What Is The 20 Keys
The 20 Keys is a performance improvement system like no other. It is template driven so it’s repeatable and objective. It engages workgroups and teams in measuring their current performance (baseline) and it provides a way for them to make decisions about what to work on and how best to achieve next-level results. Because of this engagement, the 20 Keys ensures that the work people are doing to improve their processes is relevant to them. Relevance and alignment are the two most important aspects of successful operational excellence systems.
How Does It Work
We start with something we want to improve. For example manufacturing, or business process or hospitals or maintenance – could be anything. Then we identify the 20 most influential “keys” to success. Now that we have the 20 keys listed we go a step further for each one and describe with a few sentences what the world looks like at 5 different levels of performance:
- Traditional: What we would expect to see somewhere that wasn’t too concerned about getting better.
- Learning: Some steps have been taken to improve.
- Leading: There real changes happening and the organization is aware. A performance system is starting to form.
- World-Class: The operation is paying careful attention to process performance and innovation is happening. The system works, but is not fail safe.
- Currently Invincible: The way the operation works is uncommonly good. It would be difficult for the competition to copy since the overall performance system is driving improvements big and small. The performance system adapts to a dynamic environment.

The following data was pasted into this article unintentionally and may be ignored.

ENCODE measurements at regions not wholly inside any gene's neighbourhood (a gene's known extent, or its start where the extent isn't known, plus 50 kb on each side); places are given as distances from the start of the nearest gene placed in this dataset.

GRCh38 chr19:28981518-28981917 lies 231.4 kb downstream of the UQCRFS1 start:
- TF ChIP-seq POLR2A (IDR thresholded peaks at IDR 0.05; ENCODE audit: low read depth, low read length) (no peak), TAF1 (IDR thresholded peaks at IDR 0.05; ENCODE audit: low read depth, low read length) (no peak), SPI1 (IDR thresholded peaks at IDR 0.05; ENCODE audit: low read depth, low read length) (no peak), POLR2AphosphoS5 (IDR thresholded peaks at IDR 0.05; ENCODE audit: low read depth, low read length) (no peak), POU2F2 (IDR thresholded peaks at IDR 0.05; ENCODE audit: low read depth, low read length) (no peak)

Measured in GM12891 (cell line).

The workgroup is then asked to evaluate their current performance according to the description provided on the scale of 1 to 5 (no fractions). Once baselines are established, the workgroup participates in deciding how they are going to put some points on the board. For example if the 20 Keys initial score is 42 out of a possible 100, then getting 10 points over the next 6 to 12 months would be a good target. This approach gets an another basic human need which is control. People need some level of autonomy and decision-making in the things that affect them. When this happens, ownership rises exponentially.
Kaufman Global has developed 20 Keys templates for dozens of applications. It is one of the cornerstones of our system for Rapid Performance Evaluation and the 20 Keys are one of the primary elements in our Lean Daily Management System.
The 20 Keys was introduced by Iwao Kobayashi in his book: The 20 Keys of Workplace Improvement. Kobayashi’s “systems” view of operational performance was ahead of it’s time and even today we continue to fight against a symptom we call “toolitis” which in its simplest form is the overuse of the Kaizen Event.